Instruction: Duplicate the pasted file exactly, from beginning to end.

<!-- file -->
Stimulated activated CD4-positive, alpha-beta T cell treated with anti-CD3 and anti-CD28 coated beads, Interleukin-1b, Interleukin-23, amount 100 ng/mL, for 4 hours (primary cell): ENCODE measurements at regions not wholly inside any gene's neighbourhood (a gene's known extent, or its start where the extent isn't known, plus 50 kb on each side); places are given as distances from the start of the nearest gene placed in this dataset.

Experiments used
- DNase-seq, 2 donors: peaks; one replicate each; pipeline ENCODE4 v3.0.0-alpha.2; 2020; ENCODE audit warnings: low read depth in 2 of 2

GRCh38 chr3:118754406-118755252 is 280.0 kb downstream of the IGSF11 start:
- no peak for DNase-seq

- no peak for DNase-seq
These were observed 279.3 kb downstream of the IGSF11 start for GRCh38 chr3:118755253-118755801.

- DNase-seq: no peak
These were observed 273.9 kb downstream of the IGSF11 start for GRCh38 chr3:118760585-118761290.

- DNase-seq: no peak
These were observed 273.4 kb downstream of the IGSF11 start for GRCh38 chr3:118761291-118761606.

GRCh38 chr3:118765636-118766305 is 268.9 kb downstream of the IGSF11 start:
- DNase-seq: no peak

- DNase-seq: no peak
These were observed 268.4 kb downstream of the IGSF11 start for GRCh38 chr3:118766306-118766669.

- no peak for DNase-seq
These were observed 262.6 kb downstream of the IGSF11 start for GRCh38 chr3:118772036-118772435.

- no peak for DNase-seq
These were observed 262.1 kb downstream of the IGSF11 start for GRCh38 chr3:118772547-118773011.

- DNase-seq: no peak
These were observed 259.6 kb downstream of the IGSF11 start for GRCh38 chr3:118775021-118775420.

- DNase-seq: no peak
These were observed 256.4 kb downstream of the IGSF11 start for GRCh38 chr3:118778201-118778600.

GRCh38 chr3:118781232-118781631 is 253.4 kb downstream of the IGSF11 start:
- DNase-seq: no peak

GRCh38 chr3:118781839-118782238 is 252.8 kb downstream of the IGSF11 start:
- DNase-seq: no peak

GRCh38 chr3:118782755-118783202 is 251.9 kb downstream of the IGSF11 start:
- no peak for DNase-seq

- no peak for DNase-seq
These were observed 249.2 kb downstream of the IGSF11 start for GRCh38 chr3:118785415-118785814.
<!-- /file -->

Stimulated activated CD4-positive, alpha-beta T cell treated with anti-CD3 and anti-CD28 coated beads, Interleukin-1b, Interleukin-23, amount 100 ng/mL, for 4 hours (primary cell): ENCODE measurements at regions not wholly inside any gene's neighbourhood (a gene's known extent, or its start where the extent isn't known, plus 50 kb on each side); places are given as distances from the start of the nearest gene placed in this dataset.

Experiments used
- DNase-seq, 2 donors: peaks; one replicate each; pipeline ENCODE4 v3.0.0-alpha.2; 2020; ENCODE audit warnings: low read depth in 2 of 2

GRCh38 chr3:118754406-118755252 is 280.0 kb downstream of the IGSF11 start:
- no peak for DNase-seq

- no peak for DNase-seq
These were observed 279.3 kb downstream of the IGSF11 start for GRCh38 chr3:118755253-118755801.

- DNase-seq: no peak
These were observed 273.9 kb downstream of the IGSF11 start for GRCh38 chr3:118760585-118761290.

- DNase-seq: no peak
These were observed 273.4 kb downstream of the IGSF11 start for GRCh38 chr3:118761291-118761606.

GRCh38 chr3:118765636-118766305 is 268.9 kb downstream of the IGSF11 start:
- DNase-seq: no peak

- DNase-seq: no peak
These were observed 268.4 kb downstream of the IGSF11 start for GRCh38 chr3:118766306-118766669.

- no peak for DNase-seq
These were observed 262.6 kb downstream of the IGSF11 start for GRCh38 chr3:118772036-118772435.

- no peak for DNase-seq
These were observed 262.1 kb downstream of the IGSF11 start for GRCh38 chr3:118772547-118773011.

- DNase-seq: no peak
These were observed 259.6 kb downstream of the IGSF11 start for GRCh38 chr3:118775021-118775420.

- DNase-seq: no peak
These were observed 256.4 kb downstream of the IGSF11 start for GRCh38 chr3:118778201-118778600.

GRCh38 chr3:118781232-118781631 is 253.4 kb downstream of the IGSF11 start:
- DNase-seq: no peak

GRCh38 chr3:118781839-118782238 is 252.8 kb downstream of the IGSF11 start:
- DNase-seq: no peak

GRCh38 chr3:118782755-118783202 is 251.9 kb downstream of the IGSF11 start:
- no peak for DNase-seq

- no peak for DNase-seq
These were observed 249.2 kb downstream of the IGSF11 start for GRCh38 chr3:118785415-118785814.